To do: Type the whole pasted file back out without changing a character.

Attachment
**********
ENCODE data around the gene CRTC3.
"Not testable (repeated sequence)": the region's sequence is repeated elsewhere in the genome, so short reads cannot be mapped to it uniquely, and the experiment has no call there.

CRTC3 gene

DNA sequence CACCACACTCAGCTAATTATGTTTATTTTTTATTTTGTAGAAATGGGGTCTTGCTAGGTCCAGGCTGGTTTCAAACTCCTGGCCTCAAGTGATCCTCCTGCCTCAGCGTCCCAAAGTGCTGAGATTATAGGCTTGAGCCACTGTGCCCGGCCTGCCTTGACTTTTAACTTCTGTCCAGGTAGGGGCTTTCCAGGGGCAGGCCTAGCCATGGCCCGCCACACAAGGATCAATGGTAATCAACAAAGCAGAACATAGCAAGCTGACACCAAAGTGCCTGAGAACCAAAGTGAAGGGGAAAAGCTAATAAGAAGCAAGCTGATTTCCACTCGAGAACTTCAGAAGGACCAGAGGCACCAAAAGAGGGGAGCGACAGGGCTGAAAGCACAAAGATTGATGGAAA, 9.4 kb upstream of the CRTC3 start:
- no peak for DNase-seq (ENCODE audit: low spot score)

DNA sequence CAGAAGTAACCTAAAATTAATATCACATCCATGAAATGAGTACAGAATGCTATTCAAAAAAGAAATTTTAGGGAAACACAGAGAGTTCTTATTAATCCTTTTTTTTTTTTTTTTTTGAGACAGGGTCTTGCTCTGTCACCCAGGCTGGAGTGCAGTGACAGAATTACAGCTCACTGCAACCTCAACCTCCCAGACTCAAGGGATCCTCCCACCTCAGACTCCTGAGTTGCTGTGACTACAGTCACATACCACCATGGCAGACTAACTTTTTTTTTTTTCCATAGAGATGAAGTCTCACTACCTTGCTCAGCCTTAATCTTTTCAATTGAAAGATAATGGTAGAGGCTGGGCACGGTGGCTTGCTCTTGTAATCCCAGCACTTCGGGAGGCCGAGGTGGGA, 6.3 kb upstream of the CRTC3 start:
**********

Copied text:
ENCODE data around the gene CRTC3.
"Not testable (repeated sequence)": the region's sequence is repeated elsewhere in the genome, so short reads cannot be mapped to it uniquely, and the experiment has no call there.

CRTC3 gene

DNA sequence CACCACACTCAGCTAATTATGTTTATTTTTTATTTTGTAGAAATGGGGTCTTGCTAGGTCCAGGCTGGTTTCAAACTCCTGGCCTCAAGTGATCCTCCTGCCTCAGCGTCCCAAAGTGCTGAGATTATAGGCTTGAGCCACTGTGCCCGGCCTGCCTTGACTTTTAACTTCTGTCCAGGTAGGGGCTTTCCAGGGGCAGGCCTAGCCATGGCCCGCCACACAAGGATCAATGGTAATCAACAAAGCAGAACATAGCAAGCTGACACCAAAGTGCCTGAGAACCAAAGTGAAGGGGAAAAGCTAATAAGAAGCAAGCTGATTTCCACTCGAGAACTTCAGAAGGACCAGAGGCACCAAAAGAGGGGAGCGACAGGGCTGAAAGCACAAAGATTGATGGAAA, 9.4 kb upstream of the CRTC3 start:
- no peak for DNase-seq (ENCODE audit: low spot score)

DNA sequence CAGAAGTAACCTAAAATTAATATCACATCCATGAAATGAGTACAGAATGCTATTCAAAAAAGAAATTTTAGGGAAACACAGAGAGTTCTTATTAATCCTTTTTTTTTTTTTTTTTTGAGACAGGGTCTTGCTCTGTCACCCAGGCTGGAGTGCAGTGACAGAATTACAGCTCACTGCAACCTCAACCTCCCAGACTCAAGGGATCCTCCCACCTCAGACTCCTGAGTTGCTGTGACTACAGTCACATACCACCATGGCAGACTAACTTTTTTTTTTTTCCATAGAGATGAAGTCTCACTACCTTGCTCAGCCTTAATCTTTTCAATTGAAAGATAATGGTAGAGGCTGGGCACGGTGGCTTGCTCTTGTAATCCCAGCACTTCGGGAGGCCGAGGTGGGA, 6.3 kb upstream of the CRTC3 start: